My Week With Marilyn (R)
Kimball's Peak Three
Michelle Williams deserves her vehicle; she's earned the right to put herself in the sweaty hands of cigar-chomping moguls with the power to bully esteemed actors and directors into hopping aboard the Oscar Express. She has every right to anchor that vehicle with a spot-on depiction of a real-life legend.
My Week With Marilyn comes from author Colin Clark's autobiographical remembrance of the time he talked his way onto the set of The Prince and the Showgirl and ended up aiding (the newly Mrs.) Marilyn Monroe everywhere. And as the star in director Simon Curtis' adaptation, Williams is luminous. Her Marilyn is an untouchable goddess who keeps no less than Arthur Miller (Dougray Scott) under her thumb, Sir Laurence Olivier (Kenneth Branagh) at her mercy, and every man who lays eyes on her at full attention. She totes around Method coach Paula Strasberg (Zoë Wanamaker) to act as her emotional spokesperson and throws her head back flirtatiously for the Queen's wait staff as if she were Elizabeth I tossing bread crumbs at the starving, appreciative common folk.
When she takes too many sleeping pills, or pulls the emergency brake on the film's production at will, she makes herself small, cowering like a wounded puppy until anyone who dares tell her to get it together comes off like a monster. She's Marilyn Monroe, for chrissakes, and she is also Michelle Williams. All hail the Queen.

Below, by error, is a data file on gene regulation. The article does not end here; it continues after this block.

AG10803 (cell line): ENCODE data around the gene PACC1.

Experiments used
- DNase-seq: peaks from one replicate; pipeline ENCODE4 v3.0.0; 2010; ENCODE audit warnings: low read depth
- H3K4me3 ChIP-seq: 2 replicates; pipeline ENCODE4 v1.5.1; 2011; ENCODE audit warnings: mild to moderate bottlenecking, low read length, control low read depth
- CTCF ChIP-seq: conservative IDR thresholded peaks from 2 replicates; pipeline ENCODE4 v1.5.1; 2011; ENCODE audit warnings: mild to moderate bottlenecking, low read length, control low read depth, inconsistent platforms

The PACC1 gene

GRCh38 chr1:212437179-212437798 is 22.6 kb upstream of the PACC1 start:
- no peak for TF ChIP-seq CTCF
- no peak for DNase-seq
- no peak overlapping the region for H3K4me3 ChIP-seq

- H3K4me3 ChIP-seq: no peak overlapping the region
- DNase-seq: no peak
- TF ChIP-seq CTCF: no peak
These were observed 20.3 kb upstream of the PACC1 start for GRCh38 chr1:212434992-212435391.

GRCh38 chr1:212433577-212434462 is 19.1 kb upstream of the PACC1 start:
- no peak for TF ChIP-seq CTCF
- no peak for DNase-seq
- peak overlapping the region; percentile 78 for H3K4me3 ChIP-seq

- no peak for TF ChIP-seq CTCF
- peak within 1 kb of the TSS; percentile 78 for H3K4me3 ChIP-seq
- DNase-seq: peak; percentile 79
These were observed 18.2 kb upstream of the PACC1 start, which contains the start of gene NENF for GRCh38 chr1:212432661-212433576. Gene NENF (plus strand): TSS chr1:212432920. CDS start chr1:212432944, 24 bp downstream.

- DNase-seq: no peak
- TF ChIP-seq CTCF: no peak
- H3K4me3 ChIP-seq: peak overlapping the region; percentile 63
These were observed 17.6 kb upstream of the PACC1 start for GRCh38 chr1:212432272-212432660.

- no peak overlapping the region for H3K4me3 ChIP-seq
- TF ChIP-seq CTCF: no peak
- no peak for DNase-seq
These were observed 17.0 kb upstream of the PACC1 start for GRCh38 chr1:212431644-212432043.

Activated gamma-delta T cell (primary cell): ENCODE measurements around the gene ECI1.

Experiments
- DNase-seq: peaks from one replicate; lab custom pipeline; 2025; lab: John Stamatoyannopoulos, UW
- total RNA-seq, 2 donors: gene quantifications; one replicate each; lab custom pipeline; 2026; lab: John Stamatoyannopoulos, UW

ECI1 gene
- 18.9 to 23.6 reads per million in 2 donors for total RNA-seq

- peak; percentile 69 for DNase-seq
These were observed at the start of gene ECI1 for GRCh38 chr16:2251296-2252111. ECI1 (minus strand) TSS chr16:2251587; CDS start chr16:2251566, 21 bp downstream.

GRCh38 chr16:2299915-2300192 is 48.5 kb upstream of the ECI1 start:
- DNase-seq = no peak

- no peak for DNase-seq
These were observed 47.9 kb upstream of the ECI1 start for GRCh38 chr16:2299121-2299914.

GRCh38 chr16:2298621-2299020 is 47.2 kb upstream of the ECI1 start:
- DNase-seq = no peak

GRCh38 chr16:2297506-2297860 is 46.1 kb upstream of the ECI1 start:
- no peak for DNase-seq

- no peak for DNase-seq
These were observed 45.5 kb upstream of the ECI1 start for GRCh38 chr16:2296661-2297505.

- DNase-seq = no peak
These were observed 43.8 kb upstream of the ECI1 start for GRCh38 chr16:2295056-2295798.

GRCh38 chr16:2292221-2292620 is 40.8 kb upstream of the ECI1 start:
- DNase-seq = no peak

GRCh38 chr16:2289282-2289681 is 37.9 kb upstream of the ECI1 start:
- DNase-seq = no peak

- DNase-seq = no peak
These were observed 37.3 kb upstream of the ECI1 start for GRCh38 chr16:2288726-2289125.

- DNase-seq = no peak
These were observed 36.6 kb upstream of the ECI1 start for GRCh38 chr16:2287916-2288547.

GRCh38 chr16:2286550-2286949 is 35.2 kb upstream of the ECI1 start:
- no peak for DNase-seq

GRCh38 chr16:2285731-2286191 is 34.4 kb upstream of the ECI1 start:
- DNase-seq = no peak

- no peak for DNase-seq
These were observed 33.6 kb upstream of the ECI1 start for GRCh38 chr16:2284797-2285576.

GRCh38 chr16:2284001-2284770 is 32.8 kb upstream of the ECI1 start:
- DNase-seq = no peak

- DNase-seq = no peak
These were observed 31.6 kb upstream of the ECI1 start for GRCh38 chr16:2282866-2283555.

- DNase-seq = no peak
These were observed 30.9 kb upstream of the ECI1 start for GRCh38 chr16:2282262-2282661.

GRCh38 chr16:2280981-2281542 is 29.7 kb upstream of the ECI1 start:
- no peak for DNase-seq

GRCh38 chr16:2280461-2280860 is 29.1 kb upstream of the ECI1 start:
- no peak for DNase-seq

Now, about My Week With Marilyn, the unwashed serf upon which Williams stands: What a mess.
As it's based on the memoirs of an unexpectedly important glorified production assistant, Marilyn is scant on inside-baseball verisimilitude, opting instead for a boxed-in, broad comedy in which everyone spits dialogue like they're on a timer and 90 percent of the action takes place inside a dressing room or within an interior set, and back and forth and back and forth. The only plot to speak of concerns Monroe's inability to perform the most basic functions of an actress and Olivier's inability to tell her what to do.
Always in the background stands Clark (Eddie Redmayne), an ambitious if dense lackey attempting to balance a budding romance with the wardrobe girl (Emma Watson) with Monroe's increasingly romantic demands, Olivier's shouting and a subplot involving Olivier's then-wife, Vivien Leigh (Julia Ormond) thrown in needlessly.
With that inert plotting and over-the-top supporting performances, Marilyn feels small and, frankly, dumb. Watson is thrown away almost immediately, Ormond is confined to jealous asides, and Redmayne never registers as the perspective point that Monroe is meant to treasure him for. And while I'm positive that Olivier was the sort prone to spouting Shakespeare to convey emotions, it feels like an overplayed wink coming from Branagh at this point.
But the prime culprit here can be found in post-production; the film is edited to within an inch of its life. At 96 minutes, it reeks of the kind of meddling its distributors, the Weinstein Co., are well known for. In every scene, we come in too late and leave too early, and certain pivotal plot points are shown from nonsensically diverse viewpoints.
Yes, Williams is magical, but My Week With Marilyn is assembled as if it came straight from her own booze-and-pills-addled brain, and that's not a place that's conducive to creativity. Just ask Olivier.